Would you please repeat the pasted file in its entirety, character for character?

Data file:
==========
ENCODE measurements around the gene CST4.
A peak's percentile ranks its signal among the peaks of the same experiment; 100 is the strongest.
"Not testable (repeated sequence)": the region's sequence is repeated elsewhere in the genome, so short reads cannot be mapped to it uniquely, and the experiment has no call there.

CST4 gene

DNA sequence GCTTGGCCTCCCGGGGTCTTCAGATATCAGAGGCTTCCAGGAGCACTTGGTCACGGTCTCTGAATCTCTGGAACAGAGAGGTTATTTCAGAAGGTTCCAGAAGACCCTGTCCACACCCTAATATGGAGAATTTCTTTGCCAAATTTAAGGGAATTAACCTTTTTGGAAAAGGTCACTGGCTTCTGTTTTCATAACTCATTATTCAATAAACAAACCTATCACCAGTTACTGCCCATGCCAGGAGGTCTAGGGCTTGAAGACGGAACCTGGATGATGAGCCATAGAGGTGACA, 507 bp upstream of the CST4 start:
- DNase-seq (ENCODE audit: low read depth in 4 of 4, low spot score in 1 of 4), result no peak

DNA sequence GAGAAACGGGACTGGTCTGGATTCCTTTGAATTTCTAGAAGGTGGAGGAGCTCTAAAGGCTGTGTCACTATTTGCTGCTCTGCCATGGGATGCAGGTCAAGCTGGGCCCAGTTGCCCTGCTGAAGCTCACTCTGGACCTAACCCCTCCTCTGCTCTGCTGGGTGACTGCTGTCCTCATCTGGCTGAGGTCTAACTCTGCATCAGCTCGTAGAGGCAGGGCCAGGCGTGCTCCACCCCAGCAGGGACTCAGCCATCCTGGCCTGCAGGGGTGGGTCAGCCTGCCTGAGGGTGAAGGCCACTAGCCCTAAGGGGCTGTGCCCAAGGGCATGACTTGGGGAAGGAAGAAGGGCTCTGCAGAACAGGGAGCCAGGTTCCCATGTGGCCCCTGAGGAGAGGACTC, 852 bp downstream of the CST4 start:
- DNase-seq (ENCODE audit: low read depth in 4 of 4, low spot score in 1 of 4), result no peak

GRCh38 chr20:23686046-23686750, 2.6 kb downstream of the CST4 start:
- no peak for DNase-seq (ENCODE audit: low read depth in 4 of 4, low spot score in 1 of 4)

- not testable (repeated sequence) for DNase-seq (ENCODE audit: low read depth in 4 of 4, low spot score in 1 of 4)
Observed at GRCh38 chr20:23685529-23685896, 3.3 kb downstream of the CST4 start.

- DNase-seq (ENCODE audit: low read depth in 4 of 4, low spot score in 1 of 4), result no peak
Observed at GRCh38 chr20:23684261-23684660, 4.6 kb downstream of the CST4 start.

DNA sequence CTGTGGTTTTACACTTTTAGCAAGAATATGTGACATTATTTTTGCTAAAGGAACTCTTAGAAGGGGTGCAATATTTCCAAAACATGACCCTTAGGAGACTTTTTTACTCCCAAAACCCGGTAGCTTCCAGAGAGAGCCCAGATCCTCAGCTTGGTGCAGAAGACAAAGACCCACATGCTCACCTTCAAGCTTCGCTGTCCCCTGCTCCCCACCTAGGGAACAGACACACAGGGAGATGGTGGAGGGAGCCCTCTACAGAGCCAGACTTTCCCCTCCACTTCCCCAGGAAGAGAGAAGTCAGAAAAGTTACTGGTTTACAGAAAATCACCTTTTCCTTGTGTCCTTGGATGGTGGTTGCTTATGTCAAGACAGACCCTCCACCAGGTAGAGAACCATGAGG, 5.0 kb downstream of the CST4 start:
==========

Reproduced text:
ENCODE measurements around the gene CST4.
A peak's percentile ranks its signal among the peaks of the same experiment; 100 is the strongest.
"Not testable (repeated sequence)": the region's sequence is repeated elsewhere in the genome, so short reads cannot be mapped to it uniquely, and the experiment has no call there.

CST4 gene

DNA sequence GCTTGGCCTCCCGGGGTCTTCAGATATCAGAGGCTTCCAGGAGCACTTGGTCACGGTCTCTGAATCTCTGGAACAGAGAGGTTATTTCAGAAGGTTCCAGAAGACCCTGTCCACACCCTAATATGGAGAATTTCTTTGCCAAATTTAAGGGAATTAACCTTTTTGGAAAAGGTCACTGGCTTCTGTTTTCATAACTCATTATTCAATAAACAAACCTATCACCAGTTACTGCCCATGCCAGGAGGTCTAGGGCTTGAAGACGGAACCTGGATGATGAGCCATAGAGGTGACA, 507 bp upstream of the CST4 start:
- DNase-seq (ENCODE audit: low read depth in 4 of 4, low spot score in 1 of 4), result no peak

DNA sequence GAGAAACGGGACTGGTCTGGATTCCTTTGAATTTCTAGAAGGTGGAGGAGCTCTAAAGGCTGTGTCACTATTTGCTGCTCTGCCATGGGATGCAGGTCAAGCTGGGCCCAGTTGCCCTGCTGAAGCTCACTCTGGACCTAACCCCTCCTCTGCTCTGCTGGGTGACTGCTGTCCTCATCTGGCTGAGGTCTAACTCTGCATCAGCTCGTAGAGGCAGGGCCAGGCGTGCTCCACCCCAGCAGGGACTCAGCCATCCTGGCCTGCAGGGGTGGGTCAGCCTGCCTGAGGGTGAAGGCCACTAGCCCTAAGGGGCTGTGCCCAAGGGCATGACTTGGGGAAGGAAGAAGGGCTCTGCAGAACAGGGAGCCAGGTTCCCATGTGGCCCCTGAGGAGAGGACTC, 852 bp downstream of the CST4 start:
- DNase-seq (ENCODE audit: low read depth in 4 of 4, low spot score in 1 of 4), result no peak

GRCh38 chr20:23686046-23686750, 2.6 kb downstream of the CST4 start:
- no peak for DNase-seq (ENCODE audit: low read depth in 4 of 4, low spot score in 1 of 4)

- not testable (repeated sequence) for DNase-seq (ENCODE audit: low read depth in 4 of 4, low spot score in 1 of 4)
Observed at GRCh38 chr20:23685529-23685896, 3.3 kb downstream of the CST4 start.

- DNase-seq (ENCODE audit: low read depth in 4 of 4, low spot score in 1 of 4), result no peak
Observed at GRCh38 chr20:23684261-23684660, 4.6 kb downstream of the CST4 start.

DNA sequence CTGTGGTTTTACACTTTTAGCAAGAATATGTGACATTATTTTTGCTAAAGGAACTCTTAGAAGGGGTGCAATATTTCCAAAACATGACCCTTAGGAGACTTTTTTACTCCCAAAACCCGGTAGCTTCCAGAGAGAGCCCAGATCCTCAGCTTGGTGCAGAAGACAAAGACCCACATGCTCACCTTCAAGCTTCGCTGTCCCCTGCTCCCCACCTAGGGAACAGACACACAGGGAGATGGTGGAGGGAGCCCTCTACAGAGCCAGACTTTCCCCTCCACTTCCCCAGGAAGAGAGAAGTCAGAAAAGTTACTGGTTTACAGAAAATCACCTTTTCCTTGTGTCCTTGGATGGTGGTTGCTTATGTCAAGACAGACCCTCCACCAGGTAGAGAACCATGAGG, 5.0 kb downstream of the CST4 start: